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How to Handle Sprains and Strains 

August 17, 2015

Strains and sprains come hand-in-hand with outdoor activity, unfortunately, and we've probably all experienced these at least once in our lives. If you're out skiing, bush walking, climbing, trail running, or just having a ball being active in the great outdoors only to have the fun caught short with a sprain or a strain, here's what you should do.

See also: The Fresh Air Project - a surfing holiday like no other

Our friends from St John Ambulance Australia Anthony and Martin point out that it's all in an acronym, RICER:

Rest - stop doing the activity that has caused the injury.

Ice - apply this to restrict blood flow. In a nutshell, the body tries to heal a strain or sprain by flooding the area with blood in an effort to send it as much oxygen as possible. But this swelling affect can itself cause further damage, hence why ice is applied. If ice is not available you can try cold water, but best it be free-flowing (for example, placing a sprained ankle in a bucket of water will be OK initially, but the body will actually warm the water the longer it stays in the bucket).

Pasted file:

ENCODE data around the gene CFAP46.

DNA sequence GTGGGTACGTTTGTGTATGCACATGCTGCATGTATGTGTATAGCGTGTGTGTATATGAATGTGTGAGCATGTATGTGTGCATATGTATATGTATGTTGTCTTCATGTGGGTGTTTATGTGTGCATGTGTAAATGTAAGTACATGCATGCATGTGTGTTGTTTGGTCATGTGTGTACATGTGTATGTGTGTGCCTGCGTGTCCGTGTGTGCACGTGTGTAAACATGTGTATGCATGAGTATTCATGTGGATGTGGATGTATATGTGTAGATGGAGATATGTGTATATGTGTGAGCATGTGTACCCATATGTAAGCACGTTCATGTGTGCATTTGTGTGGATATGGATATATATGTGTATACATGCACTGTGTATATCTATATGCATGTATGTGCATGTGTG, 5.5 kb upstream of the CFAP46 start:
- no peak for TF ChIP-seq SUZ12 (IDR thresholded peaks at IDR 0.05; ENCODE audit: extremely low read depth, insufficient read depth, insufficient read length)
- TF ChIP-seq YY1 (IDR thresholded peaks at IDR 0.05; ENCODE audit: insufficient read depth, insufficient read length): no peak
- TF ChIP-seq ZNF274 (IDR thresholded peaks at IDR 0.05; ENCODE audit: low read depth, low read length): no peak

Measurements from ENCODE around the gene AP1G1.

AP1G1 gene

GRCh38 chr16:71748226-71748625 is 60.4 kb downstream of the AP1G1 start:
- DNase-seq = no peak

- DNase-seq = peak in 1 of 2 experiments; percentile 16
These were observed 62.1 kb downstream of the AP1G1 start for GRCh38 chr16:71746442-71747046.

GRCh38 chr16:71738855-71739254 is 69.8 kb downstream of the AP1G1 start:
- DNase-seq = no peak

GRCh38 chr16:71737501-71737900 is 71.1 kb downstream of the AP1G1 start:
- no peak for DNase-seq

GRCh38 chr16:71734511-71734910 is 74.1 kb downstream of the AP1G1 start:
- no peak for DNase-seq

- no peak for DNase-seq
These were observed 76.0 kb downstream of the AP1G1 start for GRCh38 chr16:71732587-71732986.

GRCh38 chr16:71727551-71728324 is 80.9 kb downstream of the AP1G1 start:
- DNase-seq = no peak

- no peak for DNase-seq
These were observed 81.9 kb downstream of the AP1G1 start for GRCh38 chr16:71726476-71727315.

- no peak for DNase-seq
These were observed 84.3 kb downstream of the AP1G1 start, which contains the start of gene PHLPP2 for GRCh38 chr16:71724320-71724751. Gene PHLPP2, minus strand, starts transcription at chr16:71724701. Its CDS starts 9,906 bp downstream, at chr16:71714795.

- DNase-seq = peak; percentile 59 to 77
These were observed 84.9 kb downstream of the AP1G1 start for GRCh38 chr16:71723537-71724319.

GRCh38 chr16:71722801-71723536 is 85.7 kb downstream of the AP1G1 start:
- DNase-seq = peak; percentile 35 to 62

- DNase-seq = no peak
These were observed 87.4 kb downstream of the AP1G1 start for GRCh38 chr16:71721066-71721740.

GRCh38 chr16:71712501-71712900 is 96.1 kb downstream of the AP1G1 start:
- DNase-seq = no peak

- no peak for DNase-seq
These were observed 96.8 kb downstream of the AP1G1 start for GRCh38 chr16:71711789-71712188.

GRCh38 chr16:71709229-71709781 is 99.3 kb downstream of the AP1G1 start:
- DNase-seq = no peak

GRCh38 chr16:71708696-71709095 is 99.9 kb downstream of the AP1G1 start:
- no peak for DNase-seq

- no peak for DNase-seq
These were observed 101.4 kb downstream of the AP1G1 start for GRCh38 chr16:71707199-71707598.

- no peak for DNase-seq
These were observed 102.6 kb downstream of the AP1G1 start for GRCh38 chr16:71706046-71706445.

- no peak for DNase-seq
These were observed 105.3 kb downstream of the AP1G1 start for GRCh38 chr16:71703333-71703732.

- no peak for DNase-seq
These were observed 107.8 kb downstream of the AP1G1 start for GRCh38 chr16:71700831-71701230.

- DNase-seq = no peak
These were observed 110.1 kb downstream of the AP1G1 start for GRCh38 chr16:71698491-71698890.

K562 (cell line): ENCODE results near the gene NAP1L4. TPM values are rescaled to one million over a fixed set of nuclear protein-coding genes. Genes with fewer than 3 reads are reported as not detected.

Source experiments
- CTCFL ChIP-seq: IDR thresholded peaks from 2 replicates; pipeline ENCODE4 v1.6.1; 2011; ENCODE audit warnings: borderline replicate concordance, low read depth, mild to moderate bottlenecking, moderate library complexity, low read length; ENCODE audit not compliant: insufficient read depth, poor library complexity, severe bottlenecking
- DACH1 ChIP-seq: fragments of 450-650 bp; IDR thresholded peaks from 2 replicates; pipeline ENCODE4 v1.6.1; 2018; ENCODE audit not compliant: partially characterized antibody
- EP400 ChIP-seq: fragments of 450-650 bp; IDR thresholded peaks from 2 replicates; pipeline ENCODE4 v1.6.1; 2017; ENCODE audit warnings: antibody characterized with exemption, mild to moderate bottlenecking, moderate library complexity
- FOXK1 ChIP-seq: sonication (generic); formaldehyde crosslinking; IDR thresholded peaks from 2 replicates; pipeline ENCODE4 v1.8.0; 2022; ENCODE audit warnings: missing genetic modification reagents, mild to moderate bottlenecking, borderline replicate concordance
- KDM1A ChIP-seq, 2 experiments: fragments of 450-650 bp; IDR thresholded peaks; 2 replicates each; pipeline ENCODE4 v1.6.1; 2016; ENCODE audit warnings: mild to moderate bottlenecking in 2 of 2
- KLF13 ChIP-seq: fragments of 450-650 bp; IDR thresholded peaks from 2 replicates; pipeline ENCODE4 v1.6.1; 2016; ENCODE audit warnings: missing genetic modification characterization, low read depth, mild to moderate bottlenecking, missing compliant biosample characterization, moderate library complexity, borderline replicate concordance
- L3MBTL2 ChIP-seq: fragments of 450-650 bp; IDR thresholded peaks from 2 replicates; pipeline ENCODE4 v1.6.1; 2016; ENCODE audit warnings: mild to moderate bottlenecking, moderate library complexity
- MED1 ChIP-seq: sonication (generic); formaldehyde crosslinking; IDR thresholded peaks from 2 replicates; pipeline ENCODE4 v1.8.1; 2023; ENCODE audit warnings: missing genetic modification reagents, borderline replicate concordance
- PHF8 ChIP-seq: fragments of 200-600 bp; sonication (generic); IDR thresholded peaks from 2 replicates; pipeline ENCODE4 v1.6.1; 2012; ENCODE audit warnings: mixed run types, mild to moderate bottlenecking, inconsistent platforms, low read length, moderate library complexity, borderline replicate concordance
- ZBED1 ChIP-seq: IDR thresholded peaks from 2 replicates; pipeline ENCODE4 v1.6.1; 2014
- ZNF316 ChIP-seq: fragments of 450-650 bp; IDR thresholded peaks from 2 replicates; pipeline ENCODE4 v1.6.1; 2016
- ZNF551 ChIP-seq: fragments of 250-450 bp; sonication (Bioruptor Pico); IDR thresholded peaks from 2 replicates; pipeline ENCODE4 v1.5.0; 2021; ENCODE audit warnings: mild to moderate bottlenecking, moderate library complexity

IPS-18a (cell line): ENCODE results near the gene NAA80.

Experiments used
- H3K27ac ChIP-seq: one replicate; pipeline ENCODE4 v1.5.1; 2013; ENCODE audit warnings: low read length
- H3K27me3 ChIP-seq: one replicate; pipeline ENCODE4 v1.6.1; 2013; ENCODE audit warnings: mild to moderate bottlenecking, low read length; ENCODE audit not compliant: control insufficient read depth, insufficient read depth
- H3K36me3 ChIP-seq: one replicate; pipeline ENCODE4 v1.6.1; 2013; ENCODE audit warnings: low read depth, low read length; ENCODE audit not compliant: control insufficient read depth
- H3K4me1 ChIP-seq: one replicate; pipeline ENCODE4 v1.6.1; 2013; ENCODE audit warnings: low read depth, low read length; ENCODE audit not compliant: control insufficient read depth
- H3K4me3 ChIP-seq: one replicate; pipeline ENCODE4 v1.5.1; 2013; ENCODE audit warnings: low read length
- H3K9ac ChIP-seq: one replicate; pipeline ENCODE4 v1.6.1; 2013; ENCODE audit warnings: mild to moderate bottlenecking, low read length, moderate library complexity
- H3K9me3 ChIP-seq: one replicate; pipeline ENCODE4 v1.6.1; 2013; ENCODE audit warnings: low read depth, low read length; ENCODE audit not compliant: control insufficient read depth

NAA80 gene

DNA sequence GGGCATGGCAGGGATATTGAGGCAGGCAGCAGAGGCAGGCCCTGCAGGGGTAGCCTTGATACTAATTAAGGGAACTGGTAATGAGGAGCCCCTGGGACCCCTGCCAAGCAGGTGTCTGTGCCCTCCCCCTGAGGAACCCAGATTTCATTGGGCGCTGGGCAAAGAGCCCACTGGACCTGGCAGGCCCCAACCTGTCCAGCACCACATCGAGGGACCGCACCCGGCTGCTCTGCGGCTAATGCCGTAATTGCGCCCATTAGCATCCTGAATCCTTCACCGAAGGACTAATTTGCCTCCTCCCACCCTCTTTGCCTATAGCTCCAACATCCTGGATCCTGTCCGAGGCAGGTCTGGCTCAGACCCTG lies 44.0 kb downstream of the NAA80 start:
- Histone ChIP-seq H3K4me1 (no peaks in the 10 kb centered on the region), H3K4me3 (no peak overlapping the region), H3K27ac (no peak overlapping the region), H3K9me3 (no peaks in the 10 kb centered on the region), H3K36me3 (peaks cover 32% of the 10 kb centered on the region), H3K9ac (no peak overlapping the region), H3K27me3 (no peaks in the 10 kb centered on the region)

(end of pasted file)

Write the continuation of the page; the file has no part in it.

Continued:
Compression - apply a compression bandage, which essentially could come from all number of material and clothing you may have on hand. This helps restrict the swelling. If ice or cold water are not an option, then it's the compression that could be your main defense to minimising the injury.

Elevation - again elevation is to restrict further swelling.

Refer - when possible, head to a GP for a firm diagnosis that the injury is indeed a sprain or strain and nothing more sinister.

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